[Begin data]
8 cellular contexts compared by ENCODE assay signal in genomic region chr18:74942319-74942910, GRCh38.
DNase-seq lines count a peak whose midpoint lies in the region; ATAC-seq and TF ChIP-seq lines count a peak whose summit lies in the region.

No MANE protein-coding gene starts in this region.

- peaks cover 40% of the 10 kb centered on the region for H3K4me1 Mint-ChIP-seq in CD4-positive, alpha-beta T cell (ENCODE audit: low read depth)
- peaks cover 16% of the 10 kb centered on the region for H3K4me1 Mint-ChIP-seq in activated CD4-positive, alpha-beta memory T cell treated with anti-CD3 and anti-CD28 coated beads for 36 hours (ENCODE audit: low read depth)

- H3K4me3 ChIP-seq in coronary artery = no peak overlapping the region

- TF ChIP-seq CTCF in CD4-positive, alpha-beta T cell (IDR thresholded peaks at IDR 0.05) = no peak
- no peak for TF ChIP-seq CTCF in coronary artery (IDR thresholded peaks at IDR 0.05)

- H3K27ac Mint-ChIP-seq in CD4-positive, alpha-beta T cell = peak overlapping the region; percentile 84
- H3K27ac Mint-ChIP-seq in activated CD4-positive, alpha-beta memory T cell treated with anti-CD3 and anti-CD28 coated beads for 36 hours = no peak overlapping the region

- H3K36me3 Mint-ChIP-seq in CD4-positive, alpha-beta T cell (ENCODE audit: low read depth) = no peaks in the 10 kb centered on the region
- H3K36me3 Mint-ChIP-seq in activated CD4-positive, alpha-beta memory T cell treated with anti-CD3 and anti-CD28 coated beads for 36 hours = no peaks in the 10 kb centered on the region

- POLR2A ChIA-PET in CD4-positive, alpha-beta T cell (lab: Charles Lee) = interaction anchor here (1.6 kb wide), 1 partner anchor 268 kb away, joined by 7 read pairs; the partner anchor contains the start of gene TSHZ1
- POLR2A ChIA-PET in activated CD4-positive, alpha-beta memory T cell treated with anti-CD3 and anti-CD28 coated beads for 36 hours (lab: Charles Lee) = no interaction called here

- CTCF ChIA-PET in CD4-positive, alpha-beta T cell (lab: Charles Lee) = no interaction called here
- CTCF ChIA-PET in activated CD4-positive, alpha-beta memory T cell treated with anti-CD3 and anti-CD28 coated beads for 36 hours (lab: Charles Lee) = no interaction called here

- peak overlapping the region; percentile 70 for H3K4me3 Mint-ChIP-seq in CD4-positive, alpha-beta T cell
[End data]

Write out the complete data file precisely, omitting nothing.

8 cellular contexts compared by ENCODE assay signal in genomic region chr18:74942319-74942910, GRCh38.
DNase-seq lines count a peak whose midpoint lies in the region; ATAC-seq and TF ChIP-seq lines count a peak whose summit lies in the region.

No MANE protein-coding gene starts in this region.

- peaks cover 40% of the 10 kb centered on the region for H3K4me1 Mint-ChIP-seq in CD4-positive, alpha-beta T cell (ENCODE audit: low read depth)
- peaks cover 16% of the 10 kb centered on the region for H3K4me1 Mint-ChIP-seq in activated CD4-positive, alpha-beta memory T cell treated with anti-CD3 and anti-CD28 coated beads for 36 hours (ENCODE audit: low read depth)

- H3K4me3 ChIP-seq in coronary artery = no peak overlapping the region

- TF ChIP-seq CTCF in CD4-positive, alpha-beta T cell (IDR thresholded peaks at IDR 0.05) = no peak
- no peak for TF ChIP-seq CTCF in coronary artery (IDR thresholded peaks at IDR 0.05)

- H3K27ac Mint-ChIP-seq in CD4-positive, alpha-beta T cell = peak overlapping the region; percentile 84
- H3K27ac Mint-ChIP-seq in activated CD4-positive, alpha-beta memory T cell treated with anti-CD3 and anti-CD28 coated beads for 36 hours = no peak overlapping the region

- H3K36me3 Mint-ChIP-seq in CD4-positive, alpha-beta T cell (ENCODE audit: low read depth) = no peaks in the 10 kb centered on the region
- H3K36me3 Mint-ChIP-seq in activated CD4-positive, alpha-beta memory T cell treated with anti-CD3 and anti-CD28 coated beads for 36 hours = no peaks in the 10 kb centered on the region

- POLR2A ChIA-PET in CD4-positive, alpha-beta T cell (lab: Charles Lee) = interaction anchor here (1.6 kb wide), 1 partner anchor 268 kb away, joined by 7 read pairs; the partner anchor contains the start of gene TSHZ1
- POLR2A ChIA-PET in activated CD4-positive, alpha-beta memory T cell treated with anti-CD3 and anti-CD28 coated beads for 36 hours (lab: Charles Lee) = no interaction called here

- CTCF ChIA-PET in CD4-positive, alpha-beta T cell (lab: Charles Lee) = no interaction called here
- CTCF ChIA-PET in activated CD4-positive, alpha-beta memory T cell treated with anti-CD3 and anti-CD28 coated beads for 36 hours (lab: Charles Lee) = no interaction called here

- peak overlapping the region; percentile 70 for H3K4me3 Mint-ChIP-seq in CD4-positive, alpha-beta T cell